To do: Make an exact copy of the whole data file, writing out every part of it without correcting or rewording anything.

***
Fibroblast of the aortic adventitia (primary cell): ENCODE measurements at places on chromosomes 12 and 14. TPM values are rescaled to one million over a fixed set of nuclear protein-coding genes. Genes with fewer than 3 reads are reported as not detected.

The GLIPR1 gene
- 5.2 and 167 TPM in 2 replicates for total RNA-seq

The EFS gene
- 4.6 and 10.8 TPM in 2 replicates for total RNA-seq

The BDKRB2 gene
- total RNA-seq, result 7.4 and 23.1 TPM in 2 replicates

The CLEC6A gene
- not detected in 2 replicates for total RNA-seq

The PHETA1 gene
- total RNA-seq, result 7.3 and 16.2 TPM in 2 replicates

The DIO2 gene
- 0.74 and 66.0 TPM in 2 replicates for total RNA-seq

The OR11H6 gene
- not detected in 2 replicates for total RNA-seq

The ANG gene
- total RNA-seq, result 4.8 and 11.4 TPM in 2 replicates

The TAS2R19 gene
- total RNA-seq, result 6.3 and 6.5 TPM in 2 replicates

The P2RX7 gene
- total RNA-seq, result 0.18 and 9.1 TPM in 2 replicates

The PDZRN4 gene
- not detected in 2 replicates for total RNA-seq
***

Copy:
Fibroblast of the aortic adventitia (primary cell): ENCODE measurements at places on chromosomes 12 and 14. TPM values are rescaled to one million over a fixed set of nuclear protein-coding genes. Genes with fewer than 3 reads are reported as not detected.

The GLIPR1 gene
- 5.2 and 167 TPM in 2 replicates for total RNA-seq

The EFS gene
- 4.6 and 10.8 TPM in 2 replicates for total RNA-seq

The BDKRB2 gene
- total RNA-seq, result 7.4 and 23.1 TPM in 2 replicates

The CLEC6A gene
- not detected in 2 replicates for total RNA-seq

The PHETA1 gene
- total RNA-seq, result 7.3 and 16.2 TPM in 2 replicates

The DIO2 gene
- 0.74 and 66.0 TPM in 2 replicates for total RNA-seq

The OR11H6 gene
- not detected in 2 replicates for total RNA-seq

The ANG gene
- total RNA-seq, result 4.8 and 11.4 TPM in 2 replicates

The TAS2R19 gene
- total RNA-seq, result 6.3 and 6.5 TPM in 2 replicates

The P2RX7 gene
- total RNA-seq, result 0.18 and 9.1 TPM in 2 replicates

The PDZRN4 gene
- not detected in 2 replicates for total RNA-seq